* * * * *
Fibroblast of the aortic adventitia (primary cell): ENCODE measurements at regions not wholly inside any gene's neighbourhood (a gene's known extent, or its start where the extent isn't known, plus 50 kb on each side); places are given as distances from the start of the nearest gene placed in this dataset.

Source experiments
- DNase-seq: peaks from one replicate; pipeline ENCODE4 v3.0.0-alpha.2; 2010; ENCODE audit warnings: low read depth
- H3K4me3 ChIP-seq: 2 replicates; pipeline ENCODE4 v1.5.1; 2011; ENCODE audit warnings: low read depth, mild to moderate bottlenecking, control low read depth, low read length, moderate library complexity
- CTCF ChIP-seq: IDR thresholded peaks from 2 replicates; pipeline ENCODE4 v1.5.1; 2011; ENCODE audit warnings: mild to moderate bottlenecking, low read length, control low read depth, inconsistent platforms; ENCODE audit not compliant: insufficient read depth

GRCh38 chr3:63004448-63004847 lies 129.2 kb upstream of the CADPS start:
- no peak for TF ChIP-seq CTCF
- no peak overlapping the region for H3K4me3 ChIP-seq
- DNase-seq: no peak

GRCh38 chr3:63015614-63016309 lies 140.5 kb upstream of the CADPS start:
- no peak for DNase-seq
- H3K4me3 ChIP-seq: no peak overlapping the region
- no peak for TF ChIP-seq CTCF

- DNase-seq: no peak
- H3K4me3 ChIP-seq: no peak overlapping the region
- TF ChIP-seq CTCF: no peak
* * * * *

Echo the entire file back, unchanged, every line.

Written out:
Fibroblast of the aortic adventitia (primary cell): ENCODE measurements at regions not wholly inside any gene's neighbourhood (a gene's known extent, or its start where the extent isn't known, plus 50 kb on each side); places are given as distances from the start of the nearest gene placed in this dataset.

Source experiments
- DNase-seq: peaks from one replicate; pipeline ENCODE4 v3.0.0-alpha.2; 2010; ENCODE audit warnings: low read depth
- H3K4me3 ChIP-seq: 2 replicates; pipeline ENCODE4 v1.5.1; 2011; ENCODE audit warnings: low read depth, mild to moderate bottlenecking, control low read depth, low read length, moderate library complexity
- CTCF ChIP-seq: IDR thresholded peaks from 2 replicates; pipeline ENCODE4 v1.5.1; 2011; ENCODE audit warnings: mild to moderate bottlenecking, low read length, control low read depth, inconsistent platforms; ENCODE audit not compliant: insufficient read depth

GRCh38 chr3:63004448-63004847 lies 129.2 kb upstream of the CADPS start:
- no peak for TF ChIP-seq CTCF
- no peak overlapping the region for H3K4me3 ChIP-seq
- DNase-seq: no peak

GRCh38 chr3:63015614-63016309 lies 140.5 kb upstream of the CADPS start:
- no peak for DNase-seq
- H3K4me3 ChIP-seq: no peak overlapping the region
- no peak for TF ChIP-seq CTCF

- DNase-seq: no peak
- H3K4me3 ChIP-seq: no peak overlapping the region
- TF ChIP-seq CTCF: no peak